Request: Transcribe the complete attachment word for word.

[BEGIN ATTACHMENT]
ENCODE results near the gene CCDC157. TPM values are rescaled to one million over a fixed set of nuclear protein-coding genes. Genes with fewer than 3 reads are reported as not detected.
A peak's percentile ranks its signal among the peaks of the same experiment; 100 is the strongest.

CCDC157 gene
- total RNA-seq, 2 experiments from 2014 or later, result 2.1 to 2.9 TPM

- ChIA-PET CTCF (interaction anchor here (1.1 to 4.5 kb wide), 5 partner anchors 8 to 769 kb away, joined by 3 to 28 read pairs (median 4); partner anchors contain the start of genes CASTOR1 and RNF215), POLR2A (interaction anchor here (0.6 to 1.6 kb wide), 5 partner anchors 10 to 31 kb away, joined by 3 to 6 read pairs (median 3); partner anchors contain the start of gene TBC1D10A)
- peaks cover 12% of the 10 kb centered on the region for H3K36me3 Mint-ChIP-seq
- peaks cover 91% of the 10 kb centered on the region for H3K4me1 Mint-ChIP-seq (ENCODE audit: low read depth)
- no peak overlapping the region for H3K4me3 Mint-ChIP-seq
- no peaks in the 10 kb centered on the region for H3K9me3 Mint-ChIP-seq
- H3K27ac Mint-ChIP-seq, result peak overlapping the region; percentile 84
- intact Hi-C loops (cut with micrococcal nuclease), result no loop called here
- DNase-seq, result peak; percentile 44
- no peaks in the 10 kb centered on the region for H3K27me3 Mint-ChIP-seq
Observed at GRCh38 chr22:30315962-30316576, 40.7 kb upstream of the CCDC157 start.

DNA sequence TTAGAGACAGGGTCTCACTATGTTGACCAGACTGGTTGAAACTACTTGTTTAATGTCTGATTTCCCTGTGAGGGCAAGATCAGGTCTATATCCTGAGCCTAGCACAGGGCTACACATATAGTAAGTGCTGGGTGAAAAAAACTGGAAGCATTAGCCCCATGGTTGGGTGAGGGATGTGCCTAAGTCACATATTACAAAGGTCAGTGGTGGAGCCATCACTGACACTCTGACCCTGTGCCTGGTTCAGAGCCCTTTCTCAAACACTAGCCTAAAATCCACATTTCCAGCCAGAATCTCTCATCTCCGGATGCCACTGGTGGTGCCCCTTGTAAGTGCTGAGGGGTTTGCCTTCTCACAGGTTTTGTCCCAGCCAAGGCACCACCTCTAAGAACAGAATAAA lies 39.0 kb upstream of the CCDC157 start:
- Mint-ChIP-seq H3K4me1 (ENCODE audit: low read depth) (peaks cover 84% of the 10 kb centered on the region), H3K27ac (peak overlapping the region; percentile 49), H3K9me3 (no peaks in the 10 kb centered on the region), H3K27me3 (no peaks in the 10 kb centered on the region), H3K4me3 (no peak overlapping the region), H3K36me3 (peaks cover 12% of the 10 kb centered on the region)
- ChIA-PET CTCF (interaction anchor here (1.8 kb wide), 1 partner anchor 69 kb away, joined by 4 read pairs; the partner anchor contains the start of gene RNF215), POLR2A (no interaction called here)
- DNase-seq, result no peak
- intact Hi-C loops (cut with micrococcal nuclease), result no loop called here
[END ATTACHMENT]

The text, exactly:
ENCODE results near the gene CCDC157. TPM values are rescaled to one million over a fixed set of nuclear protein-coding genes. Genes with fewer than 3 reads are reported as not detected.
A peak's percentile ranks its signal among the peaks of the same experiment; 100 is the strongest.

CCDC157 gene
- total RNA-seq, 2 experiments from 2014 or later, result 2.1 to 2.9 TPM

- ChIA-PET CTCF (interaction anchor here (1.1 to 4.5 kb wide), 5 partner anchors 8 to 769 kb away, joined by 3 to 28 read pairs (median 4); partner anchors contain the start of genes CASTOR1 and RNF215), POLR2A (interaction anchor here (0.6 to 1.6 kb wide), 5 partner anchors 10 to 31 kb away, joined by 3 to 6 read pairs (median 3); partner anchors contain the start of gene TBC1D10A)
- peaks cover 12% of the 10 kb centered on the region for H3K36me3 Mint-ChIP-seq
- peaks cover 91% of the 10 kb centered on the region for H3K4me1 Mint-ChIP-seq (ENCODE audit: low read depth)
- no peak overlapping the region for H3K4me3 Mint-ChIP-seq
- no peaks in the 10 kb centered on the region for H3K9me3 Mint-ChIP-seq
- H3K27ac Mint-ChIP-seq, result peak overlapping the region; percentile 84
- intact Hi-C loops (cut with micrococcal nuclease), result no loop called here
- DNase-seq, result peak; percentile 44
- no peaks in the 10 kb centered on the region for H3K27me3 Mint-ChIP-seq
Observed at GRCh38 chr22:30315962-30316576, 40.7 kb upstream of the CCDC157 start.

DNA sequence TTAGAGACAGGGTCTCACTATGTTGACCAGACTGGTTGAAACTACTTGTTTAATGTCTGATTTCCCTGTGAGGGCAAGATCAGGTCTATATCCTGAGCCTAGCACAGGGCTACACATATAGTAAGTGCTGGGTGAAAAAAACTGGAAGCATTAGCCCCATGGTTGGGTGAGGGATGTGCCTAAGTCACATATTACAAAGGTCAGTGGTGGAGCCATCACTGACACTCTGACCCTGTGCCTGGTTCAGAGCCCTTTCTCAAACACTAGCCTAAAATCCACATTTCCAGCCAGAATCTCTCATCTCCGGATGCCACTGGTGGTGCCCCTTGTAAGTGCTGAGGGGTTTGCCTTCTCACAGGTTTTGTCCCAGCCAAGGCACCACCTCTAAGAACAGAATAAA lies 39.0 kb upstream of the CCDC157 start:
- Mint-ChIP-seq H3K4me1 (ENCODE audit: low read depth) (peaks cover 84% of the 10 kb centered on the region), H3K27ac (peak overlapping the region; percentile 49), H3K9me3 (no peaks in the 10 kb centered on the region), H3K27me3 (no peaks in the 10 kb centered on the region), H3K4me3 (no peak overlapping the region), H3K36me3 (peaks cover 12% of the 10 kb centered on the region)
- ChIA-PET CTCF (interaction anchor here (1.8 kb wide), 1 partner anchor 69 kb away, joined by 4 read pairs; the partner anchor contains the start of gene RNF215), POLR2A (no interaction called here)
- DNase-seq, result no peak
- intact Hi-C loops (cut with micrococcal nuclease), result no loop called here